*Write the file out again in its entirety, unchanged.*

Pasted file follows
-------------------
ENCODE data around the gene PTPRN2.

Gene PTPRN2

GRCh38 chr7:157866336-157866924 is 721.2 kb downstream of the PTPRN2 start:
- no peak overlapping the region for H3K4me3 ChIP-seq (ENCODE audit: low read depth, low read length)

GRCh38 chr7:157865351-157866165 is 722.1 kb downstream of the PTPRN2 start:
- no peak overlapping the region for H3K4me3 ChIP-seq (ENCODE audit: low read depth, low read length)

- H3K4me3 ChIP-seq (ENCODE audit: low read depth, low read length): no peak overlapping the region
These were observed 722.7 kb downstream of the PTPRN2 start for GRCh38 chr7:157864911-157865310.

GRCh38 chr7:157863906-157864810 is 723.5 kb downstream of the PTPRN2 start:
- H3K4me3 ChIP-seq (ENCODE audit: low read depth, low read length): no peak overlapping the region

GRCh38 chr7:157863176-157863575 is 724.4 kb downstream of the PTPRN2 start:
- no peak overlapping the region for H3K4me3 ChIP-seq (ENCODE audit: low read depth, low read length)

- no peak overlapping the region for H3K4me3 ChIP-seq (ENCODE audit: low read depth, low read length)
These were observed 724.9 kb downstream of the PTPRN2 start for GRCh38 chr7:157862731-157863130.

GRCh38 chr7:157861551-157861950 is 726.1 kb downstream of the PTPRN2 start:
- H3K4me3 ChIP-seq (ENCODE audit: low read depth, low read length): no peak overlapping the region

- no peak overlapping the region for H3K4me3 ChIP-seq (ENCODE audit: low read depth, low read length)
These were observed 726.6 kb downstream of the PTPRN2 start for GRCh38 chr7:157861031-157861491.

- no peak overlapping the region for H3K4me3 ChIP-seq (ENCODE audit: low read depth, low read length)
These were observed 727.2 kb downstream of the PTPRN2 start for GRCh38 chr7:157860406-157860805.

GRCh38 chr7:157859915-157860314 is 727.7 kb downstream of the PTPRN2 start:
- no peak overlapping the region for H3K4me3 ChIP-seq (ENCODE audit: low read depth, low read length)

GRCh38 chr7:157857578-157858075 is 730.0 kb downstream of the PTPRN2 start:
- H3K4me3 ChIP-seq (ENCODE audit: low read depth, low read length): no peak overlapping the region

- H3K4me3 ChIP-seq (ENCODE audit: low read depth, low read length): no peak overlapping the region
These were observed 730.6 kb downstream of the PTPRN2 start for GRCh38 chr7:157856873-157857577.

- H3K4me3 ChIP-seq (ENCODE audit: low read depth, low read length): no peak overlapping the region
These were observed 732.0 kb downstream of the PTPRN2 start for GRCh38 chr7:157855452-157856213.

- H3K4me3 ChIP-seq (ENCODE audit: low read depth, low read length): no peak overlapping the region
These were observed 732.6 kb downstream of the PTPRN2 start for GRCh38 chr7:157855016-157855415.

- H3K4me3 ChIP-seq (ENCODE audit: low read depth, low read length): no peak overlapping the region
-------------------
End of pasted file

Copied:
ENCODE data around the gene PTPRN2.

Gene PTPRN2

GRCh38 chr7:157866336-157866924 is 721.2 kb downstream of the PTPRN2 start:
- no peak overlapping the region for H3K4me3 ChIP-seq (ENCODE audit: low read depth, low read length)

GRCh38 chr7:157865351-157866165 is 722.1 kb downstream of the PTPRN2 start:
- no peak overlapping the region for H3K4me3 ChIP-seq (ENCODE audit: low read depth, low read length)

- H3K4me3 ChIP-seq (ENCODE audit: low read depth, low read length): no peak overlapping the region
These were observed 722.7 kb downstream of the PTPRN2 start for GRCh38 chr7:157864911-157865310.

GRCh38 chr7:157863906-157864810 is 723.5 kb downstream of the PTPRN2 start:
- H3K4me3 ChIP-seq (ENCODE audit: low read depth, low read length): no peak overlapping the region

GRCh38 chr7:157863176-157863575 is 724.4 kb downstream of the PTPRN2 start:
- no peak overlapping the region for H3K4me3 ChIP-seq (ENCODE audit: low read depth, low read length)

- no peak overlapping the region for H3K4me3 ChIP-seq (ENCODE audit: low read depth, low read length)
These were observed 724.9 kb downstream of the PTPRN2 start for GRCh38 chr7:157862731-157863130.

GRCh38 chr7:157861551-157861950 is 726.1 kb downstream of the PTPRN2 start:
- H3K4me3 ChIP-seq (ENCODE audit: low read depth, low read length): no peak overlapping the region

- no peak overlapping the region for H3K4me3 ChIP-seq (ENCODE audit: low read depth, low read length)
These were observed 726.6 kb downstream of the PTPRN2 start for GRCh38 chr7:157861031-157861491.

- no peak overlapping the region for H3K4me3 ChIP-seq (ENCODE audit: low read depth, low read length)
These were observed 727.2 kb downstream of the PTPRN2 start for GRCh38 chr7:157860406-157860805.

GRCh38 chr7:157859915-157860314 is 727.7 kb downstream of the PTPRN2 start:
- no peak overlapping the region for H3K4me3 ChIP-seq (ENCODE audit: low read depth, low read length)

GRCh38 chr7:157857578-157858075 is 730.0 kb downstream of the PTPRN2 start:
- H3K4me3 ChIP-seq (ENCODE audit: low read depth, low read length): no peak overlapping the region

- H3K4me3 ChIP-seq (ENCODE audit: low read depth, low read length): no peak overlapping the region
These were observed 730.6 kb downstream of the PTPRN2 start for GRCh38 chr7:157856873-157857577.

- H3K4me3 ChIP-seq (ENCODE audit: low read depth, low read length): no peak overlapping the region
These were observed 732.0 kb downstream of the PTPRN2 start for GRCh38 chr7:157855452-157856213.

- H3K4me3 ChIP-seq (ENCODE audit: low read depth, low read length): no peak overlapping the region
These were observed 732.6 kb downstream of the PTPRN2 start for GRCh38 chr7:157855016-157855415.

- H3K4me3 ChIP-seq (ENCODE audit: low read depth, low read length): no peak overlapping the region